During the First World War the coal industry was nationalised by the government. Coal was at the heart of British industry and was even more important than other energy sources - such as electricity and petrol - that emerged in the 1920s. This was the reason government took-over the mines during the war.
Under government control, wages, hours and safety improved, and at the end of the war miners wanted to retain the status quo. Sir John Sankey led a Commission to investigate this issue, and recommended that nationalisation should continue. The Prime Minister, David Lloyd George, refused; the mine owners were influential and powerful and he wanted to avoid taking control of an industry facing serious conflict. Lloyd George returned the mines to the mine owners in 1921.
Conditions in the coal mining industry were very hard indeed, and partly due to this, mineworkers were some of the most heavily unionised and most militant workers.
In the aftermath of the First World War the coal industry was under pressure from foreign competition. As a result, in 1920, mine owners demanded cuts in wages and an extended working day stating that the alternative would be complete closure of the least economically viable pits. The miners refused to accept these measures.
A further cause of tension was the threat of the mine owners to impose pay cuts and increase working hours when the coalmines were returned to private ownership and out of government control on 31 March 1921. The miners were told they had to accept the new conditions or lose their jobs. They called on the railwaymen and transport workers to join them in a strike starting on 15 April 1921. Together these three unions formed the Triple Alliance.
The railwaymen and transport workers felt that the miners had not tried hard enough to negotiate. On the day the strike was supposed to begin they withdrew their support. This became known as 'Black Friday', and although the miners continued with a bitter strike they were eventually forced back to work after accepting a wage cut.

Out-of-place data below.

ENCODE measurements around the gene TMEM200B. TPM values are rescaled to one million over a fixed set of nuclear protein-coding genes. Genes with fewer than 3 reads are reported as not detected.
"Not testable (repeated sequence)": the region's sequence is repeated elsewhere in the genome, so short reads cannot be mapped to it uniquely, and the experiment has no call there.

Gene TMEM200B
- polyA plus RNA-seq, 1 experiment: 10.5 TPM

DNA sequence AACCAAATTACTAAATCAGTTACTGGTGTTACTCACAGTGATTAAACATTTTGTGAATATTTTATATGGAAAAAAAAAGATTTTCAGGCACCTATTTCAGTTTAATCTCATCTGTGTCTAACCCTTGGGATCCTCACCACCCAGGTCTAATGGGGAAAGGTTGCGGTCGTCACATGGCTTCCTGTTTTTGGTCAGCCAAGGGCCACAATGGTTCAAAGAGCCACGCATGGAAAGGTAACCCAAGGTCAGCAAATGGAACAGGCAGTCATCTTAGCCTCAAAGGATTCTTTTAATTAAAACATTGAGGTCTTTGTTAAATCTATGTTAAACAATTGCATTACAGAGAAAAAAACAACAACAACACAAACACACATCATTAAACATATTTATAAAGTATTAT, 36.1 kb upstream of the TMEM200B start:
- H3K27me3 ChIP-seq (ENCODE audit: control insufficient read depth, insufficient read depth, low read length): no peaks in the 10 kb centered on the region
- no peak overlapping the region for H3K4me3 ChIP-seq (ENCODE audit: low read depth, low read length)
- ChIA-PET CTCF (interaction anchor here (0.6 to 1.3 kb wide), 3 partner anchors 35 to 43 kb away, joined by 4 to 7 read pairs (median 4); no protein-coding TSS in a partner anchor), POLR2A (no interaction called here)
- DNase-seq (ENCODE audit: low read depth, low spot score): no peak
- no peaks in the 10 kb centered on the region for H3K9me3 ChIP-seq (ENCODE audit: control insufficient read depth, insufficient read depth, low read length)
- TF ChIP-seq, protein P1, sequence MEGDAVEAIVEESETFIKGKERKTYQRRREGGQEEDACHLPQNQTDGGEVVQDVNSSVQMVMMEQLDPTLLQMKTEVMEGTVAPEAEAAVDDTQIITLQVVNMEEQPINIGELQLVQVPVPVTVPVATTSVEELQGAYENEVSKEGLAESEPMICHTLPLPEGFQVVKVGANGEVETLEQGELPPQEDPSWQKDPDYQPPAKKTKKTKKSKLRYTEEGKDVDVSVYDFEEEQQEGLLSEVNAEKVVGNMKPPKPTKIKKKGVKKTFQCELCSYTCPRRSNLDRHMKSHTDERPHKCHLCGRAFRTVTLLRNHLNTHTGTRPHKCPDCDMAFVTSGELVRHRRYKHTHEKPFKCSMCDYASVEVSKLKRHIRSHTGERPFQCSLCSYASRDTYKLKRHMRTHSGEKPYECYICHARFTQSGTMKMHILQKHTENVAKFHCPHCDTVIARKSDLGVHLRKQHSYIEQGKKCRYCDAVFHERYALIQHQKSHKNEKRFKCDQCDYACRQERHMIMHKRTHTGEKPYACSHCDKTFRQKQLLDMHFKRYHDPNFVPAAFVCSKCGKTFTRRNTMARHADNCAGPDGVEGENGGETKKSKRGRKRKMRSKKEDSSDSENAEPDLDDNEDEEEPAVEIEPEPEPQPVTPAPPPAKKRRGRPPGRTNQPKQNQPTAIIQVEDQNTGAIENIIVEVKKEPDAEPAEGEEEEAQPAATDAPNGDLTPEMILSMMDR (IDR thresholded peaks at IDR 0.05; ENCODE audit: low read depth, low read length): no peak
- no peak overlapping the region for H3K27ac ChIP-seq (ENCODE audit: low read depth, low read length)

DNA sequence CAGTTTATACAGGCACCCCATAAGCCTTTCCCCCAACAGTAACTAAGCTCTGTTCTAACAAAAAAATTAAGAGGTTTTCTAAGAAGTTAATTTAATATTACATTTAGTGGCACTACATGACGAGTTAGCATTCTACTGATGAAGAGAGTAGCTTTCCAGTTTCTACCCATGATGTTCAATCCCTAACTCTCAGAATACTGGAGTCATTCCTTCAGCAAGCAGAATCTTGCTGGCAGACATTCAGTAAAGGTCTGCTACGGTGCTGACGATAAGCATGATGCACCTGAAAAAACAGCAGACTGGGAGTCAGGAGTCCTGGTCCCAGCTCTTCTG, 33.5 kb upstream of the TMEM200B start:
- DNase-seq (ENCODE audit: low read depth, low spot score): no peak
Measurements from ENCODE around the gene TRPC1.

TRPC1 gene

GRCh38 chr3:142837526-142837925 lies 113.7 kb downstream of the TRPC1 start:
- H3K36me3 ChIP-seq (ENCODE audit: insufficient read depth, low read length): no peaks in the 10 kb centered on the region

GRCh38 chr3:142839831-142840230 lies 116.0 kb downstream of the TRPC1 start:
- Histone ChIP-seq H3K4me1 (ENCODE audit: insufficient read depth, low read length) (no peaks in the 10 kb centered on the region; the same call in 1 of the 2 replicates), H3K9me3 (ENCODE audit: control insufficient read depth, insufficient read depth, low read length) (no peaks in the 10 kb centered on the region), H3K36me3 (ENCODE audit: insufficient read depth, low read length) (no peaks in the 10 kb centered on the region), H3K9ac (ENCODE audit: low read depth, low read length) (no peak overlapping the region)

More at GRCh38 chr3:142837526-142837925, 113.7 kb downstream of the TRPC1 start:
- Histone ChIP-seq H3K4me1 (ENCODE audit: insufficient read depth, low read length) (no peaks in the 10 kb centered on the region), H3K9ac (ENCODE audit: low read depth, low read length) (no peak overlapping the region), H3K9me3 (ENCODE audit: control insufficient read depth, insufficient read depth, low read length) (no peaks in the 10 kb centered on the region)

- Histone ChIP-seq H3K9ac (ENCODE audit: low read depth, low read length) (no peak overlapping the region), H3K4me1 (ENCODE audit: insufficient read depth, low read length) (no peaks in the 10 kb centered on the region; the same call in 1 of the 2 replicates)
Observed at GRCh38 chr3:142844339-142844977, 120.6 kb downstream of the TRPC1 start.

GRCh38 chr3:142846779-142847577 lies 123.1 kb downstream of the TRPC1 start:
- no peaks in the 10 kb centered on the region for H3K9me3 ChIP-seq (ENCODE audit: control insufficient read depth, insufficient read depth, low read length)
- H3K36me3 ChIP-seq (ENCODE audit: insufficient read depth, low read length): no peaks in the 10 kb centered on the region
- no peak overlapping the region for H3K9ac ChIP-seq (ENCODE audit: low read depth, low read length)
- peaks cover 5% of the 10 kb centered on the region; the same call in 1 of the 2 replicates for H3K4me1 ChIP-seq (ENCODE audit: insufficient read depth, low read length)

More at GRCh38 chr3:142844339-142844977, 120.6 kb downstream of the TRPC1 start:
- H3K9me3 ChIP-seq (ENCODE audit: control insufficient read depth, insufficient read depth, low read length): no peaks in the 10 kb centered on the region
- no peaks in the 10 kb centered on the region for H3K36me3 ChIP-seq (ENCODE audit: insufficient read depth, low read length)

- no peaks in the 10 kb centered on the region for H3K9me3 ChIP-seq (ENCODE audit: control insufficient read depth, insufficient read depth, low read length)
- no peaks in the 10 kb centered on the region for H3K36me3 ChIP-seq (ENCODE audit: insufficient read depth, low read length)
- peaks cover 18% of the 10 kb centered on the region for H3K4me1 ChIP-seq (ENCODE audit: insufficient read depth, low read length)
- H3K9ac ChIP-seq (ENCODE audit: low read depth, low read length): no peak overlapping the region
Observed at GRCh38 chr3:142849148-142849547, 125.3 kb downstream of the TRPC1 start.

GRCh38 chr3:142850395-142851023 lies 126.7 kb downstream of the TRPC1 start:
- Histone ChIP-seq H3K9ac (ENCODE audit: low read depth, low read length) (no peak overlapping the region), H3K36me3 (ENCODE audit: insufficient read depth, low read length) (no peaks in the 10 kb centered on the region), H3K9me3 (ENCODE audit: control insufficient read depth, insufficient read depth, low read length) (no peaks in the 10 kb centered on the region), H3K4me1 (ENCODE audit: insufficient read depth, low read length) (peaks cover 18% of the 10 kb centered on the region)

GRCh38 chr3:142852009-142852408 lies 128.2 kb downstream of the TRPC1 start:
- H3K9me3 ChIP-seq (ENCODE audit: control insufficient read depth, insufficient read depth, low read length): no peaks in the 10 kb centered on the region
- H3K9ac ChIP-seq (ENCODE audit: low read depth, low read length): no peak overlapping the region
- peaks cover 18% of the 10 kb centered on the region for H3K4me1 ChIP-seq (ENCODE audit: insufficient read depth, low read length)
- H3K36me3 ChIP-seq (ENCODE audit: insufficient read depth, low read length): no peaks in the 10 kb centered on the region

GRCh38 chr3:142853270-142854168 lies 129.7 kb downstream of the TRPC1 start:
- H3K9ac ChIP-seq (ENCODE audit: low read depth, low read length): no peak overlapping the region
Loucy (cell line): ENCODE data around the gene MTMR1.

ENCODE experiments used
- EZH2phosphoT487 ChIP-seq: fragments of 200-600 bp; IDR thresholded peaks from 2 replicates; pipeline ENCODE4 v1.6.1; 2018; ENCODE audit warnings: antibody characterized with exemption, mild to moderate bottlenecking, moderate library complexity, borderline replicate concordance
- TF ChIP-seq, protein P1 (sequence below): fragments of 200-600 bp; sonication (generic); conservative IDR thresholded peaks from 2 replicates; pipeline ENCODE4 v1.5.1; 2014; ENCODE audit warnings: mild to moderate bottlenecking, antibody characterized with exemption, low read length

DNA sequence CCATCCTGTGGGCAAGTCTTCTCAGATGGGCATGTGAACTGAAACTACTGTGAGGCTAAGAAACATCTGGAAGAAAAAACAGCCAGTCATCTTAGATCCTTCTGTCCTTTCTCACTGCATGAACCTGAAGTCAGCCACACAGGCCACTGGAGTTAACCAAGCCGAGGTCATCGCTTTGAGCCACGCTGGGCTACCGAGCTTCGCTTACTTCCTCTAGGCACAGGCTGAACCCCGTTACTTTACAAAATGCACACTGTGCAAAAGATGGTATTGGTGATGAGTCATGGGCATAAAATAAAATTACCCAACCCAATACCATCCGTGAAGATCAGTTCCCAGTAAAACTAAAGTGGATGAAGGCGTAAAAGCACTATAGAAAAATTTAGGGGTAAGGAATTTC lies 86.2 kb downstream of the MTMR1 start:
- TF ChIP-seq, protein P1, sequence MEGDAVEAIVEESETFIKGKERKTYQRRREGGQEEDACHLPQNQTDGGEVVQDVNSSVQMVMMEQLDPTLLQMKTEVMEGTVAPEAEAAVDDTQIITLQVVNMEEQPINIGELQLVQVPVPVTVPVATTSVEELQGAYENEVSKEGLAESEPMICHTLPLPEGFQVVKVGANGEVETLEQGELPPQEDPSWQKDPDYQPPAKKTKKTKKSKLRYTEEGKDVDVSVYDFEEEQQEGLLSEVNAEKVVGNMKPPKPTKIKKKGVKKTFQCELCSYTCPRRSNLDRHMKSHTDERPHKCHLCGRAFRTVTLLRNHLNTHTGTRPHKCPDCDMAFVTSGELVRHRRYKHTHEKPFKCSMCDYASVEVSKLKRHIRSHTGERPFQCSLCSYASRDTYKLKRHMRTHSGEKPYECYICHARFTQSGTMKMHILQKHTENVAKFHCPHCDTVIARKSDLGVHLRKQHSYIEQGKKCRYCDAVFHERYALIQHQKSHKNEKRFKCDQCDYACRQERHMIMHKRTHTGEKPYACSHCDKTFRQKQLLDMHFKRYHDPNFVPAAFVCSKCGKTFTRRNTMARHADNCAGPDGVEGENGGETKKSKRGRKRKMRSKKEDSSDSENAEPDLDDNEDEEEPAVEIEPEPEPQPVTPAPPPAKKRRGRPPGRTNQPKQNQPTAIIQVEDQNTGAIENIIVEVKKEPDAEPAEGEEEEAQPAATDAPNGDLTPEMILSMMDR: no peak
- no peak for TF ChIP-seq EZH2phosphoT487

On 30 June 1925, with one month's notice, the mine owners announced that existing working conditions would end. A new demand was made, involving a further cut in wages and an extra hour on the working day. However, the new miners' leader, A.J. Cook, was firm in his view that they would accept 'Not a penny off the pay, not a minute on the day'.
A lockout seemed likely, but this time the Triple Alliance held together, threatening a complete embargo on all production or movement of coal, which would have brought the country to a halt. The Trades Union Congress (TUC) wanted to help the miners, but also wanted to involve the government in the dispute in the hope government involvement would bring a lasting settlement.
The Conservative Prime Minister, Stanley Baldwin, agreed to pay mine owners a subsidy which would avoid the wage cut for miners. This success became known as 'Red Friday'. However, the agreement was only for 9 months and the government took no responsibility for running the mines. It seemed that conflict would arise again once the subsidy ended. Baldwin was buying time. He set up the Samuel Commission to study the coal industry and report back. He also set up the Organisation for the Maintenance of Supplies (OMS) in 1925. This established a force of volunteers to drive public transport in the event of a strike. The OMS also set up stores of food and fuel.
Between 1921 and 1925 relations between Labour and the trade union movement, and government and employers got steadily worse. Many areas of British industry were going through a disastrous slump, and during the war British industry had lost many of its old markets to American and Japanese competition. The industries that were particularly hard hit were the old 'staple' industries - shipbuilding, coal and textiles. These industries relied heavily on export markets that were disappearing fast.
From the unions' point of view, the staple industries were large-scale employers, which made a bad situation for the miners even worse. Employers were trying to cut costs, starting with wages. Dockers, railway workers, builders and many others all had to take wage cuts, and to defend their members, unions drew closer together. In 1921 Ernest Bevin, the leader of the powerful Transport and General Workers Union (TGWU), convinced the Trades Union Congress (TUC) to create a General Council (TUC). Its role was to coordinate a major strike if this became necessary.
In 1925 Britain returned to the gold standard. This was a way of protecting the value of the pound against foreign currency, particularly the dollar. However, it depressed the economy and made British exports more expensive, which in turn, made the rising unemployment of the 1920s worse.
Throughout 1925 and 1926 tension increased with government and the mine owners on one side and the unions on the other. In March 1926 a Royal Commission headed by Sir Herbert Samuel recommended small wage cuts, but not longer hours. These recommendations were not acceptable to the miners or the employers. The Trades Union Congress (TUC) General Council (TUC) threatened a strike of key workers on 4 May.
Printers at the Daily Mail newspaper refused to print a leading article criticising the Trades Union Congress (TUC). For the government, this action was unacceptable. All attempts at negotiation were broken off and the General Strike began on 4 May. The coal mine owners declared all strikers were locked out - and out of a job.